What happens during a crisis?

 

 

Trigger phase

  • Need for distraction and diversion, as early as possible.

Escalation phase

  • Need for stimulus change and distraction and diversion. Provide reassurance and support using active listening.

Crisis phase

  • Keep language simple and to the point. Do not refer to the behaviour.

Recovery phase

  • Need for support and monitoring. Give time for the person and yourself to calm down.

Post crisis depression phase

  • Need for a caring and compassionate response. Listen to and learn from the situation.

After a crisis allow one to two hours for everyone to become calm, sometimes longer. Do not refer back to the behaviour as this may still be difficult for the child or young person to hear, process or reflect on.

 

Effective ways to calm a crisis

  • use the child’s or young person’s name before talking to them
  • allow time for thinking or processing
  • if you know what the child or young person wants and you can give them this, give it as quickly as you can
  • try to stay calm yourself, keep control of your own rate and tone of speech. Try to breathe steadily.

 

Positive instructions

Always tell your child or young person what you want them to do, rather than what you don’t want them to do

X

no hitting

ü

hands down

X

stop shouting

ü

quiet voice

X

no throwing

ü

put that down

 

Active listening

Active listening helps communicate with the child or young person that you are listening and that they have your support. 

Phrases that may be helpful are:

  • I can see that you are upset
  • I am here to help you
  • how can I help you?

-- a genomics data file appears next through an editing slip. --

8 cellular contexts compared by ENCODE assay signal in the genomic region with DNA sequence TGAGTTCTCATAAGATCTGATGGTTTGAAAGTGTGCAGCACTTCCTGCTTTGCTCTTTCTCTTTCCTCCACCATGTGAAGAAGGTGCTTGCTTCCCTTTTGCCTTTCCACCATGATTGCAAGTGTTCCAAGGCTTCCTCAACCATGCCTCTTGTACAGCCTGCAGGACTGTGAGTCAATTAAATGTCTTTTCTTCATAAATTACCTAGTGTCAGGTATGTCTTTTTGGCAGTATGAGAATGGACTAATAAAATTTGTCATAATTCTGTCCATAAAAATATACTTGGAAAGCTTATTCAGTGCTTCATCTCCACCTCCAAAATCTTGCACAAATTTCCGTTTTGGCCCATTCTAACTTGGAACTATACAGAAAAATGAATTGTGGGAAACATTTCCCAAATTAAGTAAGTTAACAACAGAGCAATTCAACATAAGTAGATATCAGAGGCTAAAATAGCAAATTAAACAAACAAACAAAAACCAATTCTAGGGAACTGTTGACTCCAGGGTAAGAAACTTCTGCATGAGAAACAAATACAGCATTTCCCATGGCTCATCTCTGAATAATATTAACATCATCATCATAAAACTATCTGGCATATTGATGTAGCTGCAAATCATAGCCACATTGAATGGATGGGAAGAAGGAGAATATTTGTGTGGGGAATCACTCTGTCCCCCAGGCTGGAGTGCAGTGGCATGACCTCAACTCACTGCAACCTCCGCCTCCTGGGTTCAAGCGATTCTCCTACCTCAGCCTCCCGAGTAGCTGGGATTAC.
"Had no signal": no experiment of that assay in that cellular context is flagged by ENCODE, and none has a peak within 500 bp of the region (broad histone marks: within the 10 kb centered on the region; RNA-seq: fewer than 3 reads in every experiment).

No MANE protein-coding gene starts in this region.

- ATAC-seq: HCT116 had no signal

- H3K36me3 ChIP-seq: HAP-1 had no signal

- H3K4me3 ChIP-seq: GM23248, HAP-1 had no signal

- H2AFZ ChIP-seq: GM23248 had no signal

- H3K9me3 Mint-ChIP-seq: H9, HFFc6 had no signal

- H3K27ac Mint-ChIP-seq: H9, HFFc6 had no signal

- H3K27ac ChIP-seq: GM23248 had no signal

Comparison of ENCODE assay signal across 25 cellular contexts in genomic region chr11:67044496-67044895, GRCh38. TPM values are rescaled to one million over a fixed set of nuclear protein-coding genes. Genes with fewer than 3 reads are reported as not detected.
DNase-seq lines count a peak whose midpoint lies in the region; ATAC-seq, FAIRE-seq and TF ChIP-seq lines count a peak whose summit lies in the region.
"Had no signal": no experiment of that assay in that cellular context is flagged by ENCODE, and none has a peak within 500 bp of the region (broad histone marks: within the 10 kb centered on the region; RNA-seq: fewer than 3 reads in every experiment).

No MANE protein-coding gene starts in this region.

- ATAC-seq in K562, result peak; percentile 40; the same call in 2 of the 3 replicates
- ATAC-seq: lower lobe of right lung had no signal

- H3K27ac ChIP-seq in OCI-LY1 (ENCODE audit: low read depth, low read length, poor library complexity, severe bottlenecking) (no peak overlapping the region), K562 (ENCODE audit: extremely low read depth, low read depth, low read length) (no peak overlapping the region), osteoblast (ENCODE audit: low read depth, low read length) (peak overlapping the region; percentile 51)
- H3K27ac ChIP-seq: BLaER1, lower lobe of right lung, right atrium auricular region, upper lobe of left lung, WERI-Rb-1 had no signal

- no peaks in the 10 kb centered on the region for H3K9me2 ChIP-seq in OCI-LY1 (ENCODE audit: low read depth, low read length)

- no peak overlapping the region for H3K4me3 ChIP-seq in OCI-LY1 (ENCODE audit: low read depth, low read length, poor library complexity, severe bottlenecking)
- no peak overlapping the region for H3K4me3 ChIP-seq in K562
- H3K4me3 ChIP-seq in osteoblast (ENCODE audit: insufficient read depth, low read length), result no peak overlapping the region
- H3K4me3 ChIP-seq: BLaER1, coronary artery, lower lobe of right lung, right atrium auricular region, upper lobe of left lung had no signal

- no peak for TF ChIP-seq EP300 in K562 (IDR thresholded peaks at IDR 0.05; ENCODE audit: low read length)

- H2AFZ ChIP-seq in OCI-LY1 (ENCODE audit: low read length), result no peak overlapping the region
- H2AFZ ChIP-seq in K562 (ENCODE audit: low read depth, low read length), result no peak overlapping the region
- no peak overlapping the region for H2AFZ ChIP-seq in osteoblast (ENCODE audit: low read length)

Top four distraction and diversion

If you can interrupt the behaviour, even for a few seconds, this gives you the chance to divert to a more appropriate behaviour or activity.

  • sing a song at the top of your voice
  • see something exciting out of the window
  • pretend to trip or fall over
  • ring a telephone or knock at a door.

 

Positive behaviour support (PBS)

PBS is an approach that is used to think about the individual needs of your child or young person. Your team will use a pathway of care to assess these needs.  Within the pathway we use a method called applied behavioural analysis.  This will help us to understand what the behaviour is about and help us to develop an individualised plan.

The plan will have a number of elements; it will understand the behaviour and have some direct strategies for dealing with this but also for trying to prevent it happening in the first place. 

The plan will try to improve the child or young person’s quality of life by making preferable things more available and easily accessible.  The plan may have some individual strategies for working with the child or young person about helping them cope.  It may also suggest changes to the environment to ensure the child or young person’s environment is meeting their needs.

 

Leaflet reference: L919
Version: V3
Date last updated: 28 / April / 2017
Archive date: 28 / April / 2020

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